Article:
As protests continue in Iran over the death of a woman in police custody, access to Instagram and WhatsApp has been blocked.
Meanwhile, there were major internet outages across the country, with cellphone services also disrupted.
Last week, 22-year-old Mahsa Amini died after being arrested by the country’s morality police for ‘inappropriate clothing’ – a hijab she was believed to be wearing inappropriately. Authorities denied any wrongdoing, claiming he suffered a sudden cardiac arrest. Since then, however, a wave of protests has erupted across the country, with at least eight people reported dead.
Now, according to Data from NetBlocksAuthorities have hit back with a series of internet restrictions — the most severe, the firm says, since the November 2019 massacre that killed more than 300 people.
Twitter and Facebook were banned in Iran long ago. However, Instagram and WhatsApp are now restricted to all users registered with an Iranian, +98, phone number across all major network operators. Meanwhile, mobile networks including MCI, Rightel and Irancell have largely shut down.
“Users have also reported interrupted or severely slowed internet service in multiple cities since the first outage was registered on Friday 16 September 2022,” NetBlocks said.
“Network disruptions can severely limit the public’s ability to express political grievances and communicate freely.”
Because traffic is interrupted at the network level, it is not usually possible to bypass the block using anti-spoofing software or a virtual private network (VPN).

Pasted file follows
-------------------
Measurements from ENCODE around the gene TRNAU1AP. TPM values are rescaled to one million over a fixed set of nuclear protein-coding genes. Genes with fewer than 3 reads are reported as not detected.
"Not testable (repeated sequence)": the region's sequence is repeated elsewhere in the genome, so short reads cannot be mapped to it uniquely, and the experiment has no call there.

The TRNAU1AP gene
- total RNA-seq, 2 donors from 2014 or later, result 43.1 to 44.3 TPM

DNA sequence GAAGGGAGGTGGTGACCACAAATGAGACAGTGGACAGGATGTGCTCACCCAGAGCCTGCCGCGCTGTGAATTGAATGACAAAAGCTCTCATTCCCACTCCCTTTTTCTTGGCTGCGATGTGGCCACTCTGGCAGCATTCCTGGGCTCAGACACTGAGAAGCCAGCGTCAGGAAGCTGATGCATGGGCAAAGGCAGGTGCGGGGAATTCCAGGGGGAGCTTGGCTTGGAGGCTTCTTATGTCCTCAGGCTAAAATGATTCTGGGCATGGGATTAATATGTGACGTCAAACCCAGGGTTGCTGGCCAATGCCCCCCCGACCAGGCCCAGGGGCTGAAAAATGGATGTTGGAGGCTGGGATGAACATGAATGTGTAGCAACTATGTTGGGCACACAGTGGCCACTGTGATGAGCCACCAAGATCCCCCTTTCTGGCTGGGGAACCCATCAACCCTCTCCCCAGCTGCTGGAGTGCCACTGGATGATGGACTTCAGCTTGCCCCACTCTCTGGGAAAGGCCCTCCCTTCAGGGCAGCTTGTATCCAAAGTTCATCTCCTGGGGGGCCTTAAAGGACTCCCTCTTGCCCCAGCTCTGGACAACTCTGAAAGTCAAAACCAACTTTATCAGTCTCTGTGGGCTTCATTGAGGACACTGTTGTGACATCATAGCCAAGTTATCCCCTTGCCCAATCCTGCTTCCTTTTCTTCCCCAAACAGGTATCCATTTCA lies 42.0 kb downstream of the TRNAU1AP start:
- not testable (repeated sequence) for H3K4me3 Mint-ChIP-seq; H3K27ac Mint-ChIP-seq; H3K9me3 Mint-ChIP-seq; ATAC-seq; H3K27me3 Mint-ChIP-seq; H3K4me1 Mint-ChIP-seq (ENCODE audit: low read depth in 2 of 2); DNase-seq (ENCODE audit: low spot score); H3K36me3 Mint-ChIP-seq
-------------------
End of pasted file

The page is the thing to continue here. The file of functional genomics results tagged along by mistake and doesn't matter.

Iran is one of the world’s worst offenders when it comes to internet shutdowns, blocking internet access at least five times by 2021.
In a joint statement, groups including Access Now, PEN America and Reporters Without Borders called on the International Telecommunication Union (ITU) to demand that Iran reverse its actions.
“We call on the Iranian government to enact policies, practices and laws consistent with international human rights law that recognize the fundamental role the internet plays in the exercise of human rights and protect against shutdowns”.
“In the past, the Iranian government has demonstrated a similar pattern of preferential treatment and tiered access, where institutions including banks, news agencies, police stations and government offices are connected to the Internet, while regular people in Iran, who use the same ISP, are disconnected. In Iran Authorities must do everything in their power to ensure internet access for all.”
The shutdowns come as pro-government websites suffer outages of their own Hacktivist group Anonymous said it carried out attacks against two government websites and Iran’s state television channel, among other sites.
“The Iranian people are not alone. Anonymous will not keep the Iranian government alive on the Internet until they fight against the dictatorial regime and murderous police,” it said in one. Video statement.
“You have censored your people’s social media and other communications to suppress knowledge of your crimes against them. Now Anonymous will shut you down, and your own people will remove you from power.”